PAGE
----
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Cyber Criminals using Google reCAPTCHA for hiding phishing activity

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Google reCAPTCHA

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I doubt many folks would claim to be fans of CAPTCHA – the puzzles that an internet site asks you to finish to prove if you’re a person’s being or not.

Unscrambling a distorted graphic to undertake to read the letters jumbled within, or select only the pictures containing a traffic night, are often an excessive amount of a challenge for a few folks to successfully complete on our first (and sometimes even our second and third) attempt.

But they are doing, of course, lend a hand keeps automated bots away – helping to stop them from creating bogus accounts or leave spammy messages on an internet site comment form.

And, in fairness, modern implementations like Google reCAPTCHA version 3 have changed the way that Google CAPTCHA systems work, often asking users just to click a box saying “I’m not a robot.” instead of detecting all the pictures with a bicycle.

But researchers at Barracuda say that they’re seeing cybercriminals deploying Google’s reCAPTCHA anti-bot tool in an attempt to avoid early detection of their malicious campaigns.

As the researchers explain, criminals are using reCAPTCHA walls to dam the content of their phishing pages from being scanned by URL scanning services.

In other words, the Google reCAPTCHA system doesn’t just block malicious bots – it also successfully prevents benign bots, like an automatic system that checks the security of URLs in an email before a feeble-minded human click on them.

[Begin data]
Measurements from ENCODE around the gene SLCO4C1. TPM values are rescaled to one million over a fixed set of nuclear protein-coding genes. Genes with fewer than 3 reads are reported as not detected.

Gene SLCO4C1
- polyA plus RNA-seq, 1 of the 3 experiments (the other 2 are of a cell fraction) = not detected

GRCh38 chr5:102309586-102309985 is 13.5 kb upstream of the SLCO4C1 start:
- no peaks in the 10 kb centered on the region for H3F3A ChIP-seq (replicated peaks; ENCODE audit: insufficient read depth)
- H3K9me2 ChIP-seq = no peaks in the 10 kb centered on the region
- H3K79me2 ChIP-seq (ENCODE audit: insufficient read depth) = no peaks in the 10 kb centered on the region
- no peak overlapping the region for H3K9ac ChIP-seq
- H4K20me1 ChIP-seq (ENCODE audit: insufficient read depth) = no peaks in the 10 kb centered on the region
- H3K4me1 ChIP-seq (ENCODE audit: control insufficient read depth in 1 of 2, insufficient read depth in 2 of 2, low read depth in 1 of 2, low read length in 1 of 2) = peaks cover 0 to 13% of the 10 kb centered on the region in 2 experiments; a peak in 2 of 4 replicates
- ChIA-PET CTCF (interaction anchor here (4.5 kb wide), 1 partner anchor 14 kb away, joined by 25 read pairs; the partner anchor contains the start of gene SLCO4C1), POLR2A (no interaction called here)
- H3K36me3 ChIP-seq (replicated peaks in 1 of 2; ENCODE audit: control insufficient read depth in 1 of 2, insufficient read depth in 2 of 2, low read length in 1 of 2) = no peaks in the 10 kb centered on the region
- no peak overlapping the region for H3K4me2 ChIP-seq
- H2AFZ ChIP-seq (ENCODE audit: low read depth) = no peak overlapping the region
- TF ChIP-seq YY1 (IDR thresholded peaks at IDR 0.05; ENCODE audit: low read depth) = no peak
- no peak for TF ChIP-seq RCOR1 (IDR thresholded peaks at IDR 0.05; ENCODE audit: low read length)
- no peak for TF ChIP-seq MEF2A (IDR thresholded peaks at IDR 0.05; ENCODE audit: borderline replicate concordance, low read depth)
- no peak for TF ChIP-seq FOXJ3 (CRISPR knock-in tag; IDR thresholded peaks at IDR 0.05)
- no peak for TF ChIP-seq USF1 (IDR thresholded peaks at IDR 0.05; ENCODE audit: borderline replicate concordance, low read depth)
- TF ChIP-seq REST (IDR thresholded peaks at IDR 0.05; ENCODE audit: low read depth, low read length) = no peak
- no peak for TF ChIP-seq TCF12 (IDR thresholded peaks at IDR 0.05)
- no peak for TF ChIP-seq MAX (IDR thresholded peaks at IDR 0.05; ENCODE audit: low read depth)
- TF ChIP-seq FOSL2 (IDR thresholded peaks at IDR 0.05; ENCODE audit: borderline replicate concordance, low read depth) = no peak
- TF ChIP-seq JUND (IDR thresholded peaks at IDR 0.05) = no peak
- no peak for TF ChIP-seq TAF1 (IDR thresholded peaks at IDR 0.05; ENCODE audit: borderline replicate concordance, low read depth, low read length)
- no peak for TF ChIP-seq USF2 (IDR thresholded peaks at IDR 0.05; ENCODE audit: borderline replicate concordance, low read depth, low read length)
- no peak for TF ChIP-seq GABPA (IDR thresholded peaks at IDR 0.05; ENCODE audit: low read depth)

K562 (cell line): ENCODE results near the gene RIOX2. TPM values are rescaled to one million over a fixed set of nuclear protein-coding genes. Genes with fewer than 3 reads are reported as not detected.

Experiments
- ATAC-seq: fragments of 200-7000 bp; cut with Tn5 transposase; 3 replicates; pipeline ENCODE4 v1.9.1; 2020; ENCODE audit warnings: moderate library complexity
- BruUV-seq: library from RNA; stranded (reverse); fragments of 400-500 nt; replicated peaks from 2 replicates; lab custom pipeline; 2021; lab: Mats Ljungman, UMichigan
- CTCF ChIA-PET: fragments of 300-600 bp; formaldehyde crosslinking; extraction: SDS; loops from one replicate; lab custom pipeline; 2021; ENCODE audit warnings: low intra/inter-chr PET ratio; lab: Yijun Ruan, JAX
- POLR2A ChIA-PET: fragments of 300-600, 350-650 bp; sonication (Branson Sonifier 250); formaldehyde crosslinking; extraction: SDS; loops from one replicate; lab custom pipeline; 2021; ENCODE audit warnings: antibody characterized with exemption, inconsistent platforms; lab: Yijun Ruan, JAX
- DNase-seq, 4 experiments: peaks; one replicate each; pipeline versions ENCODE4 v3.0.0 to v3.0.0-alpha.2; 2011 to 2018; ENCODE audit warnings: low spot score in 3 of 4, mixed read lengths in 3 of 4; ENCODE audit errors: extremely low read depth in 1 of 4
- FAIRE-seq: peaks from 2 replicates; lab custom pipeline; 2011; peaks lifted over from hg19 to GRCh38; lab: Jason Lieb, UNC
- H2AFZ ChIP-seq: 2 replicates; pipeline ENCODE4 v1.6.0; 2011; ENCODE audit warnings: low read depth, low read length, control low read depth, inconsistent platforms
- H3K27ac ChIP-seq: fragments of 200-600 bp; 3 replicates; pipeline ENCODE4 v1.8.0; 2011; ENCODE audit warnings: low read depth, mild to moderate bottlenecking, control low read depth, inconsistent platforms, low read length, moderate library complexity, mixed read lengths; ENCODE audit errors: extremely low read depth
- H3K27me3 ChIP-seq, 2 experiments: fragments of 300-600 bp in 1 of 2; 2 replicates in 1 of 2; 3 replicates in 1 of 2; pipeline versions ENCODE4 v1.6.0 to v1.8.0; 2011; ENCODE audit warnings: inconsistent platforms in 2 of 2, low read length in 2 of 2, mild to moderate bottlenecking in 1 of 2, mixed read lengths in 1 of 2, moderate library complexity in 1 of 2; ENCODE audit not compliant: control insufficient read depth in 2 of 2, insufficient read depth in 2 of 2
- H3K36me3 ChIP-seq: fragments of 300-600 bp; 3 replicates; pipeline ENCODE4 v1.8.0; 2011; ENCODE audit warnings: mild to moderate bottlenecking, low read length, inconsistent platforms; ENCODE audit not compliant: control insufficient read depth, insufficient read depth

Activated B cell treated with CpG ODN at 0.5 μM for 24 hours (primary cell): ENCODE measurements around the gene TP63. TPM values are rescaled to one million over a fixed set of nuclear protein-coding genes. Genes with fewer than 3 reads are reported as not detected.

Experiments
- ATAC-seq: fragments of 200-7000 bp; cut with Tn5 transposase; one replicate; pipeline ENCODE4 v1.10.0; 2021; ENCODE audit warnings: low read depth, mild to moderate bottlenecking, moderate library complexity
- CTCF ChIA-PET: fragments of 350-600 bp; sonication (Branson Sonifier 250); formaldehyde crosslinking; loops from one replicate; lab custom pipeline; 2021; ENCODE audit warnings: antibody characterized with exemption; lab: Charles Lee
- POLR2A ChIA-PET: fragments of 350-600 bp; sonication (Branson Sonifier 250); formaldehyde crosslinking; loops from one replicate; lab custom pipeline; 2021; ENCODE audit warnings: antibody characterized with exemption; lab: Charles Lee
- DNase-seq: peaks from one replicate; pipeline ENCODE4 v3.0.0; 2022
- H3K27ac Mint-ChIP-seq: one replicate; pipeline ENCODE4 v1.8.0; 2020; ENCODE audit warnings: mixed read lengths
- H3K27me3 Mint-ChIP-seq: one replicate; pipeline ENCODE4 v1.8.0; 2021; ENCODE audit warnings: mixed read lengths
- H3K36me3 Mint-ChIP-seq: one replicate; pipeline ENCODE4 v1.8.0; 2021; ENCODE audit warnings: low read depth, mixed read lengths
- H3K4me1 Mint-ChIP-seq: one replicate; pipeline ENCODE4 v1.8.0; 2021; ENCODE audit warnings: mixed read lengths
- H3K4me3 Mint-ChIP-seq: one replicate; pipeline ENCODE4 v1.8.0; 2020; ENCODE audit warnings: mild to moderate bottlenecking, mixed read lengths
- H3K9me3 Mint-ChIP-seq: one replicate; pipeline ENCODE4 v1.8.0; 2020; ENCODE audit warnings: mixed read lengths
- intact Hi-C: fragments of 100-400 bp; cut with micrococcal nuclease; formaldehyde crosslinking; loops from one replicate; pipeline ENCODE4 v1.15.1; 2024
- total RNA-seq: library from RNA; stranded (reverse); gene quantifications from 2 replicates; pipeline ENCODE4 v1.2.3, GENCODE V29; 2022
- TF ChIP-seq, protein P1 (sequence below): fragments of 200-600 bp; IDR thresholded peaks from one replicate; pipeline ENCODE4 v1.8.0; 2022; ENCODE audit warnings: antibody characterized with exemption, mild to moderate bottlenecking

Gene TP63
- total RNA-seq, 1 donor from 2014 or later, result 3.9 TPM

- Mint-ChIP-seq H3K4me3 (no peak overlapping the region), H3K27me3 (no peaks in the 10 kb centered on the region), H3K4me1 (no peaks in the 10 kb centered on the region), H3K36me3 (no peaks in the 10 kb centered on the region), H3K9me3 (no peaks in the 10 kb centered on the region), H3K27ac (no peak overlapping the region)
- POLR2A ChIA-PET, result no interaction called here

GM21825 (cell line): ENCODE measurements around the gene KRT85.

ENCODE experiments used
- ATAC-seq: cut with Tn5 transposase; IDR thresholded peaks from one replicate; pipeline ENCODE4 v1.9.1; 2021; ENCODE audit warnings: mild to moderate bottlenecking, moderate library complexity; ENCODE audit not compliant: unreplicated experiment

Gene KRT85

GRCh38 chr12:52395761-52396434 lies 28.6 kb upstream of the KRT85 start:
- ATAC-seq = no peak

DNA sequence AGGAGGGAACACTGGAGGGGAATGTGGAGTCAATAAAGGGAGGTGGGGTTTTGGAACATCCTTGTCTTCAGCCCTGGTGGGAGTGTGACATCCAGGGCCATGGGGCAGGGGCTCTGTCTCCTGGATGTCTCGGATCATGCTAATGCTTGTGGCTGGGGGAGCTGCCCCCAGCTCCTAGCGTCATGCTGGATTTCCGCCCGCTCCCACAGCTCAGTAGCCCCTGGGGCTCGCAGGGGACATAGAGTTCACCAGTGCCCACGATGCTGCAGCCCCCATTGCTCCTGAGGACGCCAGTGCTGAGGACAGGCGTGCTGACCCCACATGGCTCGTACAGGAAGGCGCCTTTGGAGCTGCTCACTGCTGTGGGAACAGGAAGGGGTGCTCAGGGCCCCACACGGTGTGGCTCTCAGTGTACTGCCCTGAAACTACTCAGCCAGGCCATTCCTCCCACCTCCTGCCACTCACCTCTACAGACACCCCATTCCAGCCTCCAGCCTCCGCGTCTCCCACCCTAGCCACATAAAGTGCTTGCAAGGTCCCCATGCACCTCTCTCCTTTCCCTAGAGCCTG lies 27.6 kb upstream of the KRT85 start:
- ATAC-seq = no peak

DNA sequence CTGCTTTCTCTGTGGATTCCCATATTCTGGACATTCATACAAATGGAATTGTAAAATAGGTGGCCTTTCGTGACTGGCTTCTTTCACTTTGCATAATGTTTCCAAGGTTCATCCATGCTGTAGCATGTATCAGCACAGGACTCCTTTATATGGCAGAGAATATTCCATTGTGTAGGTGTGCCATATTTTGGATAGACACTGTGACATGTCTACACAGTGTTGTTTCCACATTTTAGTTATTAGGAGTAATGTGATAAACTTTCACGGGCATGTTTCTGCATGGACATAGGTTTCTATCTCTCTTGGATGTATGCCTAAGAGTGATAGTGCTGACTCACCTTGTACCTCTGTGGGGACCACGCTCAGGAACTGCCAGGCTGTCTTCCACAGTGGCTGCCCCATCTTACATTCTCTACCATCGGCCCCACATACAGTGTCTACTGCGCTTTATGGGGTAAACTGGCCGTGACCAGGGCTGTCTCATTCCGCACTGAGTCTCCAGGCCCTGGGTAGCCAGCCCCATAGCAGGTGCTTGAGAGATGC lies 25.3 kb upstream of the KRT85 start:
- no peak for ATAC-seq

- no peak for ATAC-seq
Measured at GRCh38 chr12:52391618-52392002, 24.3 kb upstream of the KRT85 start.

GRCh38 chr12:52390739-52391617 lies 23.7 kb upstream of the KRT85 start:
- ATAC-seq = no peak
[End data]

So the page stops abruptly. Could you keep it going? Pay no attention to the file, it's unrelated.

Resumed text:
In short, automated URL analysis systems cannot access the particular content of the phishing page, then they’re unable to use any of the knowledge contained upon it when assessing if a link is trustworthy to click on or not.

Furthermore, the researchers claim that humans may very well find the presence of a Google reCAPTCHA test reassuring, and as a consequence find the phishing site more believable.

Barracuda’s team point to a recent phishing campaign sent to over 128,000 email addresses as an example of the technique operational.

The phishing attack posed as a replacement voicemail notification, which encouraged recipients to open an attachment to concentrate on the voice message that they had missed.
The attached file was an HTML file that redirected users to a webpage containing nothing but a Google reCAPTCHA.Completing the reCAPTCHA resulted in users being redirected to a phishing page, which during this case alleged to be the real Microsoft login page – but designed to steal passwords.

Remember this – no security solution is probably going to be 100% effective, and therefore the presence of a Google reCAPTCHA doesn’t guarantee that what it’s protecting is often trusted.

Always exercise careful judgment about where you enter sensitive information, and think about using a password manager.

Good password managers still be a robust defense against phishing. A password manager won’t prompt you to enter your passwords on a website that it doesn’t recognize – meaning that albeit a phishing site seems like a real webpage, it’ll not offer to enter your credentials unless it recognizes the URL within the browser bar. Phishing prevention is one of the simplest reasons to run a password manager but often overlooked.

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